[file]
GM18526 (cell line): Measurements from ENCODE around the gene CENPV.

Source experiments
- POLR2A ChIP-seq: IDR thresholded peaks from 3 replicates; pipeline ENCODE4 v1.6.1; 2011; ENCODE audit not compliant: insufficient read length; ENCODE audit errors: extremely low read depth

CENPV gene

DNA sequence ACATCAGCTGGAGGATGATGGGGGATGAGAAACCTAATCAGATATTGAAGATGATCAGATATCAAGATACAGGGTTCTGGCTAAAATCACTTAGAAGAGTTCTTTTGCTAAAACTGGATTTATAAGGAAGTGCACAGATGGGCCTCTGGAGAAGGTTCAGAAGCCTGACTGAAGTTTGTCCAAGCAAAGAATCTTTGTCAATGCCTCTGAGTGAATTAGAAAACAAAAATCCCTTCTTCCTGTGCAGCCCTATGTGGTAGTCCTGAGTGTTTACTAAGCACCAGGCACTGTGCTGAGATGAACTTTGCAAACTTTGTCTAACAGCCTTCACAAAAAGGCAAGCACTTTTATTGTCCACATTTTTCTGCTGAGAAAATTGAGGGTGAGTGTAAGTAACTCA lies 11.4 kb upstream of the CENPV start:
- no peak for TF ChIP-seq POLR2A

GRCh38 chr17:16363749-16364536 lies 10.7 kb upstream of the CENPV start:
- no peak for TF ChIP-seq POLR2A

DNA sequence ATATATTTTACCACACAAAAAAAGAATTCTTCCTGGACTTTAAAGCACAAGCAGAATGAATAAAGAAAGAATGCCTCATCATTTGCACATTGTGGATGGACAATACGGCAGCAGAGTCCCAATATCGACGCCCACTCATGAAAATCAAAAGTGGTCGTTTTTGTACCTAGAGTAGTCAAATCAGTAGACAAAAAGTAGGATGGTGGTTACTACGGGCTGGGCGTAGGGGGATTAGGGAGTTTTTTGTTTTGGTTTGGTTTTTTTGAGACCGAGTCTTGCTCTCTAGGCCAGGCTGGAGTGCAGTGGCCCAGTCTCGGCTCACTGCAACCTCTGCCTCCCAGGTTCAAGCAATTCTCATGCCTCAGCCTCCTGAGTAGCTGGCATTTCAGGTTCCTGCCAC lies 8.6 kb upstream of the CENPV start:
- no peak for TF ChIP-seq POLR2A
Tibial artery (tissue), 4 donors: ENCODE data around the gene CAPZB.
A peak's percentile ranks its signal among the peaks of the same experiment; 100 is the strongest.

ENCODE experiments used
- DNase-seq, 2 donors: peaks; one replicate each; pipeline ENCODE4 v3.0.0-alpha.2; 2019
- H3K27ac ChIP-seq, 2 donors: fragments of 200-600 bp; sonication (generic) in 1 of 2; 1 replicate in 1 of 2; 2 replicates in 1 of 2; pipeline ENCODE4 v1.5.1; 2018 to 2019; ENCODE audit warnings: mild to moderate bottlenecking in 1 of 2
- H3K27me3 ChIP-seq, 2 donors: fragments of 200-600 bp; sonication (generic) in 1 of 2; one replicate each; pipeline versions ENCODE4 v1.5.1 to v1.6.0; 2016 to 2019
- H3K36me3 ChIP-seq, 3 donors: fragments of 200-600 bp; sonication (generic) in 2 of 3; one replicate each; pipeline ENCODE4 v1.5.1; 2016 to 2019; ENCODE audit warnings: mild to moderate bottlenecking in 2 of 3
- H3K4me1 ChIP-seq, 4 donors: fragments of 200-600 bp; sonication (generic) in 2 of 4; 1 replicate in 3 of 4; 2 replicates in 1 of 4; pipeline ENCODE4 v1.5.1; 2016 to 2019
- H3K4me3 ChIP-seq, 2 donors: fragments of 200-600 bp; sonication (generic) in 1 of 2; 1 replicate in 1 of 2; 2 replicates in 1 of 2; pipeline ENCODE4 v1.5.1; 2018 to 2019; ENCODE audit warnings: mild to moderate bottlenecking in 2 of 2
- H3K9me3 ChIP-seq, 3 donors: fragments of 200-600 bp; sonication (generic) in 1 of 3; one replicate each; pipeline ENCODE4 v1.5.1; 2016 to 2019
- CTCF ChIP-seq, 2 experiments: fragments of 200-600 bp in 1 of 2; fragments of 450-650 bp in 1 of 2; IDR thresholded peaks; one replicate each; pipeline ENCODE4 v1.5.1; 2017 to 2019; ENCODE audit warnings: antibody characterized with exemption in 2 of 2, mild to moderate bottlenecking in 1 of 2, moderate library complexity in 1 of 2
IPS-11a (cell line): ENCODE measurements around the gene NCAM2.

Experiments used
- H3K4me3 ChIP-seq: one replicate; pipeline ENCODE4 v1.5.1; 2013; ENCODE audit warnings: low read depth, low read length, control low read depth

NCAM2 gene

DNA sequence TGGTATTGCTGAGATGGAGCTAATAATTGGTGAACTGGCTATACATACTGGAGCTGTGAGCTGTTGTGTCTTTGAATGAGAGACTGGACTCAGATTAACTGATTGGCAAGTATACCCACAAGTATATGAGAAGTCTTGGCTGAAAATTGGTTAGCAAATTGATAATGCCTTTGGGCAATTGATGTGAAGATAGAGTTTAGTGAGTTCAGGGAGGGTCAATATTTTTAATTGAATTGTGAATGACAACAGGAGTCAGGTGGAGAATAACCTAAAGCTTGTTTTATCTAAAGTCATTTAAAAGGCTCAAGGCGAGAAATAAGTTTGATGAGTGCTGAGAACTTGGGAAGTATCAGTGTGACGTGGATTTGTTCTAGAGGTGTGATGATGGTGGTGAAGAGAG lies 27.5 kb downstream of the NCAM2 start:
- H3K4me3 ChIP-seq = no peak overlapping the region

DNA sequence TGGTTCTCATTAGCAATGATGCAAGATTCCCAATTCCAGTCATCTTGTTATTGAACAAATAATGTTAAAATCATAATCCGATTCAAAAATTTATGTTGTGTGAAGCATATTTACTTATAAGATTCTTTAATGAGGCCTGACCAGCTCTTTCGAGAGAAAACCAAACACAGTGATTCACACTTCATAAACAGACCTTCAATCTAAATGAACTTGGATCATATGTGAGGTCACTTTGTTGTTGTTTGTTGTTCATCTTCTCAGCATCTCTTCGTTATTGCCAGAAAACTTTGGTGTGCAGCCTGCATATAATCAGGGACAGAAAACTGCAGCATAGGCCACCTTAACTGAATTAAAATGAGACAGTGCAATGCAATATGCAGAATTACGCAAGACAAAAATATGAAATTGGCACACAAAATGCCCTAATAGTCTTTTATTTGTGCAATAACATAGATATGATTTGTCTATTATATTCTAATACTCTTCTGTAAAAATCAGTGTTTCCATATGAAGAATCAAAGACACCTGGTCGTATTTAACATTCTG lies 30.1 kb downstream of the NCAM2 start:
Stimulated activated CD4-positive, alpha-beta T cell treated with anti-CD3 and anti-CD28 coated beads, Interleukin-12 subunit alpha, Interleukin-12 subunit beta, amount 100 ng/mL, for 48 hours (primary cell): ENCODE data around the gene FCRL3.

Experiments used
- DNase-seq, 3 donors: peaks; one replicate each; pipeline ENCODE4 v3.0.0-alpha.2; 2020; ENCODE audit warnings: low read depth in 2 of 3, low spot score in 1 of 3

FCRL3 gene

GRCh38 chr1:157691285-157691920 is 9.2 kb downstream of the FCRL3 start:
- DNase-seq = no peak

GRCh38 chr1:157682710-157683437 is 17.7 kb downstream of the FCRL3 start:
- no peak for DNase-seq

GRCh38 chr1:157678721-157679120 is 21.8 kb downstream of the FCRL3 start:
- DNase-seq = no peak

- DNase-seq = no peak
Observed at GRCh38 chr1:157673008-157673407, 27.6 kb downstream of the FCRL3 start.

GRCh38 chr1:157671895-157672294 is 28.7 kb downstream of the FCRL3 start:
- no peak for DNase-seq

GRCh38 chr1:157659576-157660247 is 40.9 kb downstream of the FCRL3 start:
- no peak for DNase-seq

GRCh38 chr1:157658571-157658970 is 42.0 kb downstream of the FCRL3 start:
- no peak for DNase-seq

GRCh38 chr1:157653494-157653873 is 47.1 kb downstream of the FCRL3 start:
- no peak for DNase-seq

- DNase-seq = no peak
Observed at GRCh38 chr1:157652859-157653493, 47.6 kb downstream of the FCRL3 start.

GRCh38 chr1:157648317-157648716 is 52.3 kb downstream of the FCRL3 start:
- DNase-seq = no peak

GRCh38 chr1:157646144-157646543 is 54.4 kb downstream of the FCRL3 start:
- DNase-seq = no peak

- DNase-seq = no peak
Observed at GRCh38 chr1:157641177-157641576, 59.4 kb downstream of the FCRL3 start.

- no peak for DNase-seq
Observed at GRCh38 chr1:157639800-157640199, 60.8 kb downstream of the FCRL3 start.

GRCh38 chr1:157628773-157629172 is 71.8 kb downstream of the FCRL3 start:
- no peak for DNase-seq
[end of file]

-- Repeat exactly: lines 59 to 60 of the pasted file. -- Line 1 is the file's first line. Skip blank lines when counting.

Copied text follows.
GRCh38 chr1:157628773-157629172 is 71.8 kb downstream of the FCRL3 start:
- no peak for DNase-seq